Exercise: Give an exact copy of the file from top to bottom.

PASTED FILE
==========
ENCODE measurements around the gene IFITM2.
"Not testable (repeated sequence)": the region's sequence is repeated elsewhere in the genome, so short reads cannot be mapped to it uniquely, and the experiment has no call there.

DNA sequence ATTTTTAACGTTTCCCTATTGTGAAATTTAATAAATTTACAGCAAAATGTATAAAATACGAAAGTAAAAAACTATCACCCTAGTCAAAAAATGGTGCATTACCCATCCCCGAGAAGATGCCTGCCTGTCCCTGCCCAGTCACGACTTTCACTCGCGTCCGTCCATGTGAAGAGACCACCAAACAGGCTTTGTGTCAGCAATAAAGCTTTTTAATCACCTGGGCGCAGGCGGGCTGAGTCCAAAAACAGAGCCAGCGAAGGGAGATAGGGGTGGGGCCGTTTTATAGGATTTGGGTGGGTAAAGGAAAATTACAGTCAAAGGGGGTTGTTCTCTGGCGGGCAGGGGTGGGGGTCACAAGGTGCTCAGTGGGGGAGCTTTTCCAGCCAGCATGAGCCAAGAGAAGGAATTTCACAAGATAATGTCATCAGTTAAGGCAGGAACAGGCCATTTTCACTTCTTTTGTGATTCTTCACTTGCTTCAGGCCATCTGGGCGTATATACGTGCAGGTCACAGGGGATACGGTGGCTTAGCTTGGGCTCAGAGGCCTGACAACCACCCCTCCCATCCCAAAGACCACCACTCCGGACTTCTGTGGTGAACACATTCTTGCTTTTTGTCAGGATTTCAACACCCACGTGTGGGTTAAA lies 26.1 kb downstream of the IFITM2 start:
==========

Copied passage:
ENCODE measurements around the gene IFITM2.
"Not testable (repeated sequence)": the region's sequence is repeated elsewhere in the genome, so short reads cannot be mapped to it uniquely, and the experiment has no call there.

DNA sequence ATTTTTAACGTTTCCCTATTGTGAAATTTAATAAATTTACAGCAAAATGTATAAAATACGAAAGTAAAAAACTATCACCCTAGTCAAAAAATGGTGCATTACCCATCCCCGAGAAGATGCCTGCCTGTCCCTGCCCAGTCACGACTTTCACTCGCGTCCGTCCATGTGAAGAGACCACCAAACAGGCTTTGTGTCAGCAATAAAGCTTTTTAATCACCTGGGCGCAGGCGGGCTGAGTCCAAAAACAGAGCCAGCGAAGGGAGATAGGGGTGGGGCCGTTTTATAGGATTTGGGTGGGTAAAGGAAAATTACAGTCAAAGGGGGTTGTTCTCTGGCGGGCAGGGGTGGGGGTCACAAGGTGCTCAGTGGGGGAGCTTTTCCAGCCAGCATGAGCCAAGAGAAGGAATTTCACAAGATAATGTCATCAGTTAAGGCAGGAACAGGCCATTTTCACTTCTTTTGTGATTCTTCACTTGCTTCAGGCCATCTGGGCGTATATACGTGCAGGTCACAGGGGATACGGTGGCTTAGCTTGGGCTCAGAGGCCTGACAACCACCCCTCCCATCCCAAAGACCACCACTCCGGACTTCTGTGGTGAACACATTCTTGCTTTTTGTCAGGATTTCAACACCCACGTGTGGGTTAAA lies 26.1 kb downstream of the IFITM2 start: